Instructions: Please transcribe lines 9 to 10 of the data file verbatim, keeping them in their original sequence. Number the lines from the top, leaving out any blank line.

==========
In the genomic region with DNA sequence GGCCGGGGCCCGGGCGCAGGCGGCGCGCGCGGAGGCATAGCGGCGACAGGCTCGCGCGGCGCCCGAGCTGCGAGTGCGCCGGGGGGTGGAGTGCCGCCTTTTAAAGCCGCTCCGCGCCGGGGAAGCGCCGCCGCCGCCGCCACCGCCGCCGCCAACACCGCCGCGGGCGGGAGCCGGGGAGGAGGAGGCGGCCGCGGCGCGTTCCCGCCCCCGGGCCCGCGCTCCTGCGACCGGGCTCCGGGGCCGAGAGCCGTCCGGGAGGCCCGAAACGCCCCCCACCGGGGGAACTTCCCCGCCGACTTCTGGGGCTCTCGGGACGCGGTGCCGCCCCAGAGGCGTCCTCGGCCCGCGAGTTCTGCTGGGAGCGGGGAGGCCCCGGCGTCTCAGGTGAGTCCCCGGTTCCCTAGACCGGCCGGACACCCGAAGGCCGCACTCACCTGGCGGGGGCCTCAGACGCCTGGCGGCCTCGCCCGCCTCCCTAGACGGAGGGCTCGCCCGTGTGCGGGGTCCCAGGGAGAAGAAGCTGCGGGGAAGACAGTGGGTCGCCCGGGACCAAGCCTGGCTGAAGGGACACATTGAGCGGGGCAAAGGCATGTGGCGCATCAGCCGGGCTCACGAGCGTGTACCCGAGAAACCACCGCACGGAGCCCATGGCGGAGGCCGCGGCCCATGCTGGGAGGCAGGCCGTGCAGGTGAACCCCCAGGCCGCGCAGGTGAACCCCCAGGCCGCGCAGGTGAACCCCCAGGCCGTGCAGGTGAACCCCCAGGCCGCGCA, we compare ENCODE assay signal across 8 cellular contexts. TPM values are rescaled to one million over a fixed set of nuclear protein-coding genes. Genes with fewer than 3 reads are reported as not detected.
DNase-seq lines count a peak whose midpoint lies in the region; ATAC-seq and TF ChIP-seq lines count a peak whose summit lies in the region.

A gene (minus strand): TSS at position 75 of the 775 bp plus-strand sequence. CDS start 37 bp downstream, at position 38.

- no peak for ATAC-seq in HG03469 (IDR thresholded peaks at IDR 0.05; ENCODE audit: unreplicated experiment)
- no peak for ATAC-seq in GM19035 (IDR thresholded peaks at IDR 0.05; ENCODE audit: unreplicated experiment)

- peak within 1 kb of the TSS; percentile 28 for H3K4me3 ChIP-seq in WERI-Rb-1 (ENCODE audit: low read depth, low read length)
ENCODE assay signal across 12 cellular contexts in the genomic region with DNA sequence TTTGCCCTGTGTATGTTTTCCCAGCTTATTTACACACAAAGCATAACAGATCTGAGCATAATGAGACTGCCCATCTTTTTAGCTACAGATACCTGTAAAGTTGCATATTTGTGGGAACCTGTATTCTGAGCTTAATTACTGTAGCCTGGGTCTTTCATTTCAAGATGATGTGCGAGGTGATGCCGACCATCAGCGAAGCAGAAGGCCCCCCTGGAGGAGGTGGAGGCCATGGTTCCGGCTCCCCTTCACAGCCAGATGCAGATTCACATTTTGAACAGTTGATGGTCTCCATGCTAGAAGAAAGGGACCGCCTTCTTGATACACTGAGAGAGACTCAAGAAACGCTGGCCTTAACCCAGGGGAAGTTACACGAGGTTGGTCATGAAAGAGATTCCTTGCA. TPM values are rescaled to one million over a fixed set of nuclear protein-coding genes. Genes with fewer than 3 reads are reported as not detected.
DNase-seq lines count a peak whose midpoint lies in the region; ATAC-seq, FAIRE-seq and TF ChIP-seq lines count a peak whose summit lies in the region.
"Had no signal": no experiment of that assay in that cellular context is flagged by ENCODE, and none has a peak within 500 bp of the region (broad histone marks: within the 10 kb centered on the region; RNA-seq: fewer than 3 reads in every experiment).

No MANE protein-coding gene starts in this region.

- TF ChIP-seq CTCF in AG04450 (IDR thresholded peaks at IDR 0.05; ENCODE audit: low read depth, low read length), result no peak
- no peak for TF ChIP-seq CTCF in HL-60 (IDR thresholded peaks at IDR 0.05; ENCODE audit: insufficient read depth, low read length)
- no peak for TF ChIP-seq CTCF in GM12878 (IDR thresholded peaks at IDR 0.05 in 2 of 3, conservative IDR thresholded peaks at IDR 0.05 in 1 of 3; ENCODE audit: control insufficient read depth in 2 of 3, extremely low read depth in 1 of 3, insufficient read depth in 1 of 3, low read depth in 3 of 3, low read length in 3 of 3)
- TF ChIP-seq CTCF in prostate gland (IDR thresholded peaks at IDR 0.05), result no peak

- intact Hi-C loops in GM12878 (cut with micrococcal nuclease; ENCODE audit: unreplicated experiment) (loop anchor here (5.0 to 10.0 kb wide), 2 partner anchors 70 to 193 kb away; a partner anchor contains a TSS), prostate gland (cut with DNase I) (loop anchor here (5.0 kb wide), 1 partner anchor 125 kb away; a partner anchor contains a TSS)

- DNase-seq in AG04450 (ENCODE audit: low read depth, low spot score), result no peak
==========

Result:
"Had no signal": no experiment of that assay in that cellular context is flagged by ENCODE, and none has a peak within 500 bp of the region (broad histone marks: within the 10 kb centered on the region; RNA-seq: fewer than 3 reads in every experiment).

No MANE protein-coding gene starts in this region.